Select Page

The top 6 challenges for CISOs going into 2020

Galvanize

Galvanize

Galvanize

In the past, CISOs used to only focus on the technical side of cybersecurity for the organization. Those days are long gone. Heading into 2020, the CISO is stepping out of the server room and into the boardroom as an agile leader and communicator who combines IT expertise with business acumen.

While that’s exciting, it’s also difficult. The scope of the CISO role is constantly changing. Cybersecurity incidents are increasing—from both outside forces and malicious insiders—and so are regulatory requirements. Plus, CISOs need to be able to clearly communicate complex technical issues to boards who don’t speak tech.

With so many competing and evolving priorities, it’s sad (but not surprising) to learn that a quarter of CISOs worldwide suffer from stress-related physical or mental health issues. And, more than half of those fail to “switch off” when they go home, according to a Nominet study.

We look at six common challenges that could be contributing to a CISO’s stress level.

“Boards and CISOs speak different languages. A CISO may struggle while trying to articulate risk in terms that will be meaningful to board members.”

6 top struggles for CISOs

As the CISO tries to protect the organization from cybersecurity risks and secure a seat at the table, they face:

1. Difficulties hiring and retaining cybersecurity talent

Because the demand for IT security professionals has surpassed supply, positions can be hard to fill. Gartner predicts that the number of unfilled cybersecurity roles globally is expected to reach 1.5 million by the end of 2020. Without a solid support team, the CISO can be distracted or pulled away from critical issues and lack the resources to properly manage cyber risks.

2. Lightning-fast change

Organizations hurry to stay one step ahead of the competition, better serve customers, and utilize new technologies—especially cloud-based ones. This, coupled with the pace of mergers and acquisitions, has created a virtually borderless world of data fraught with cybersecurity and third-party risks.

3. Data from many sources

CISOs generally have two sets of dashboards: one for internal stakeholders and one for external stakeholders. Both should be based on the same underlying data, but this isn’t always the case. From spreadsheets to BI tools, CISOs can have data streaming in from many different sources, making it hard to consolidate information and present meaningful dashboards to the C-suite.

4. Uncertainty over which metrics to present

There’s no shortage of metrics available to security professionals, and it’s easy to get into the weeds when reporting and sharing data. If CISOs aren’t focused on the right metrics and using data consistently to drive decisions, they can’t confidently back up their recommendations to the board. We dive deeper into how to present the right metrics in our eBook, CISOs in the boardroom.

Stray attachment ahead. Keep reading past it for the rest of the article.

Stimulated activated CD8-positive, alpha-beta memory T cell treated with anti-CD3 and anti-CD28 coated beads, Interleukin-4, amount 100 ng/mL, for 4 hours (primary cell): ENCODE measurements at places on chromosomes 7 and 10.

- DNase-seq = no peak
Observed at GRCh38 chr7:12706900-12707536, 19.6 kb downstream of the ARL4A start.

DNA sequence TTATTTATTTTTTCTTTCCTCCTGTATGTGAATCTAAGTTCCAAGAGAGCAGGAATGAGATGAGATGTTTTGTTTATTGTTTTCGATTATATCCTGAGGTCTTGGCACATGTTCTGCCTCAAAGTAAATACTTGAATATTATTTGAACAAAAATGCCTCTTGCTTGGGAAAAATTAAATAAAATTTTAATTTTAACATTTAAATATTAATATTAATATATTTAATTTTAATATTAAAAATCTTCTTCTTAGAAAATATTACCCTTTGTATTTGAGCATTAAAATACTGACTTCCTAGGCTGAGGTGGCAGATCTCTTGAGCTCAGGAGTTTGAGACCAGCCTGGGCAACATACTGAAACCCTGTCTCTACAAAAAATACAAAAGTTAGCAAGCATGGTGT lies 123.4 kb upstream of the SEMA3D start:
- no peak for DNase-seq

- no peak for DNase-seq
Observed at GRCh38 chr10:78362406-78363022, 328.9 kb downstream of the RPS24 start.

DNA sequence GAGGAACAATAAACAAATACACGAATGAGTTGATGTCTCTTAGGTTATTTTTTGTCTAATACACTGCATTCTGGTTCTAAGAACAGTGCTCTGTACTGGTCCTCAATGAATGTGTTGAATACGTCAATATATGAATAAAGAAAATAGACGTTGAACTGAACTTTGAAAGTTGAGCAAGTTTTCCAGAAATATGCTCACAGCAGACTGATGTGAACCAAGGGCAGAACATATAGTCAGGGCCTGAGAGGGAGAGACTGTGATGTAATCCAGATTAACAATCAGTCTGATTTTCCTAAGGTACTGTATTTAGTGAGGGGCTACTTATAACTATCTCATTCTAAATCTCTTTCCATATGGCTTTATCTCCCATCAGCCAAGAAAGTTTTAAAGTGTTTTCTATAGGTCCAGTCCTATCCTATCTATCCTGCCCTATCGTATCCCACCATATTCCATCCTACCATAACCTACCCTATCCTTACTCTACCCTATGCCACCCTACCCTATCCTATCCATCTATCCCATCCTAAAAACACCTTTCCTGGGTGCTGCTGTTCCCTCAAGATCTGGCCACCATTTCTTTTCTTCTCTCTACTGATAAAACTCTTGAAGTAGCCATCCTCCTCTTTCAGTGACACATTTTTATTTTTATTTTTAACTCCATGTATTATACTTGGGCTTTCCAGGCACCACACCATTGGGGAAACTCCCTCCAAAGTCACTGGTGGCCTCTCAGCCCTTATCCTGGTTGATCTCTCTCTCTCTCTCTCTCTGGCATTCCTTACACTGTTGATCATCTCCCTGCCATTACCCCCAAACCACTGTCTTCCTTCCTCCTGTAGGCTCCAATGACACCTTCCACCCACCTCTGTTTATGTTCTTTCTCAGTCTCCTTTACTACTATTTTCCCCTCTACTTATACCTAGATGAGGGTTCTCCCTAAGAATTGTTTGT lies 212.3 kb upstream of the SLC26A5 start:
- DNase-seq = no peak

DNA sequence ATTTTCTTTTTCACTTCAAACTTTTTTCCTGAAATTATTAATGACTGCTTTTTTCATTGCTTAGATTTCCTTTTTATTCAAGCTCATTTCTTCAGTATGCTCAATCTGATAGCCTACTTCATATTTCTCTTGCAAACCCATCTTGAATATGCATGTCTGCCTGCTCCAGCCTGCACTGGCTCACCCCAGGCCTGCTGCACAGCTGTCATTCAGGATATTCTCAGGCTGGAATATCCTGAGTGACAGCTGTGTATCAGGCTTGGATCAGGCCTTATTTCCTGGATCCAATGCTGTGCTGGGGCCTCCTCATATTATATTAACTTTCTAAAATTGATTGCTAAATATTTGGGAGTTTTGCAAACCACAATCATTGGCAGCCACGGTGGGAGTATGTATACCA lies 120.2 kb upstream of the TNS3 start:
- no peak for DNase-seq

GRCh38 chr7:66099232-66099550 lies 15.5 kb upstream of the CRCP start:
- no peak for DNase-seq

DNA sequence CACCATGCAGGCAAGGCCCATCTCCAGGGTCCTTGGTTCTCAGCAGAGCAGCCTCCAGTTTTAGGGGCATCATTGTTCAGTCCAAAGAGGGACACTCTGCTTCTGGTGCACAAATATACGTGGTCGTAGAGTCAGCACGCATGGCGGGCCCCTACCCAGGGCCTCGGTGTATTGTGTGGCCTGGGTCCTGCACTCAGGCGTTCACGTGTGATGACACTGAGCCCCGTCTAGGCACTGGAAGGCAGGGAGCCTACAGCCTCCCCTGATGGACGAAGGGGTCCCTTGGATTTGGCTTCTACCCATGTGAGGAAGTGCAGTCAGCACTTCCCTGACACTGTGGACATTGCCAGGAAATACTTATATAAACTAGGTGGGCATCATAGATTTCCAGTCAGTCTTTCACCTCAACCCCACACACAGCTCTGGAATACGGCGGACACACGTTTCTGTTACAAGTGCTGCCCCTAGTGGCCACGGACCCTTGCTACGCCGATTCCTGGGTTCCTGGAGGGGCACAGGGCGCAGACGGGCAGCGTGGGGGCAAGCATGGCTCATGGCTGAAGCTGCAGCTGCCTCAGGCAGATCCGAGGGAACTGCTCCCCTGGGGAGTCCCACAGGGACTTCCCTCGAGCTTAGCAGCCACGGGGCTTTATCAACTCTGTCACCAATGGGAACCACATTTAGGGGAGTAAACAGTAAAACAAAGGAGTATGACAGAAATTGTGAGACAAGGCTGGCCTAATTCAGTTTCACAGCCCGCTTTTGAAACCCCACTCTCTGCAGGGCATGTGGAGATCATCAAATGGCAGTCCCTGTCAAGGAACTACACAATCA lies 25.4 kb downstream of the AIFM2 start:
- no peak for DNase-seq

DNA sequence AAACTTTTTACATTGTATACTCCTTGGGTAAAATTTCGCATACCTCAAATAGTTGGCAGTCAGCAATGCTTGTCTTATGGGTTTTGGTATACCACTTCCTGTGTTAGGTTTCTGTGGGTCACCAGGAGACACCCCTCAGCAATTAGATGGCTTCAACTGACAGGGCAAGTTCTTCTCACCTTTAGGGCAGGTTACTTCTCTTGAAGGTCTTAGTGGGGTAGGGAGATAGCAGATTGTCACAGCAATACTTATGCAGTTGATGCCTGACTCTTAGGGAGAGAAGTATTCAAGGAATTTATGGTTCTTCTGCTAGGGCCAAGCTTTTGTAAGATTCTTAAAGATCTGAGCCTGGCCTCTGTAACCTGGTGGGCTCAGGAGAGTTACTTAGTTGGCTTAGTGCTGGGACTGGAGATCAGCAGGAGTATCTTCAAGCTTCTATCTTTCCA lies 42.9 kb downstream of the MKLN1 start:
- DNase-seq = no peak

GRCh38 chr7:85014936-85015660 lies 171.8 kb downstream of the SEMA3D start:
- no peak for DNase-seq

5. Budget constraints

IBM puts the average cost of a data breach at $3.92 million. But ironically, cybersecurity budgets haven’t typically been a high priority spend for organizations. While cybersecurity risks are now at the top of the agenda, CISOs still have difficulties securing larger budgets, often because they can’t guarantee a clear return on investment. Smaller organizations and local governments generally lack the budgets to properly mitigate threats.

6. Communication challenges

Boards and CISOs speak different languages. The board doesn’t care about technical details, while the CISO is immersed in them. A CISO may struggle while trying to articulate risk in terms that will be meaningful to board members.

Solutions for CISOs

We don’t want to paint the next decade as all doom and gloom for CISOs—because it’s not. There are plenty of opportunities to meet these challenges head-on—not only to protect, but also to grow your organization. By choosing the right metrics to present, technology that can properly process data and create storyboards, and a solid risk management framework, you can implement a sustainable cybersecurity risk management program and demonstrate ongoing value to the board.

eBook:

CISOs in the boardroom

In this eBook, you’ll discover:

  • The top six challenges facing CISOs today.
  • What’s defining our current cyber-risk landscape.
  • Strategies to win more budget and capacity for your cybersecurity function.
  • Common questions to anticipate from the board (and how to respond to them).

Download eBook

Related Articles

Find us in Gartner MQ for IT Risk Management

Gartner names Galvanize (formerly ACL and Rsam)* a Leader in the 2019 Magic Quadrant for IT Risk Management

Learn what you should be looking for when selecting an ITRM solution.

Download the report

Find us in the 2019 Gartner Magic Quadrant for IT Vendor Risk Management Tools

Find us in the 2019 Gartner Magic Quadrant for IT Vendor Risk Management Tools

The Gartner Magic Quadrant for IT Vendor Risk Management Tools is an evaluation of 16 solutions within the growing IT VRM landscape. We believe it will help you identify solutions that will improve the efficiency, effectiveness, and confidence in your vendor risk processes.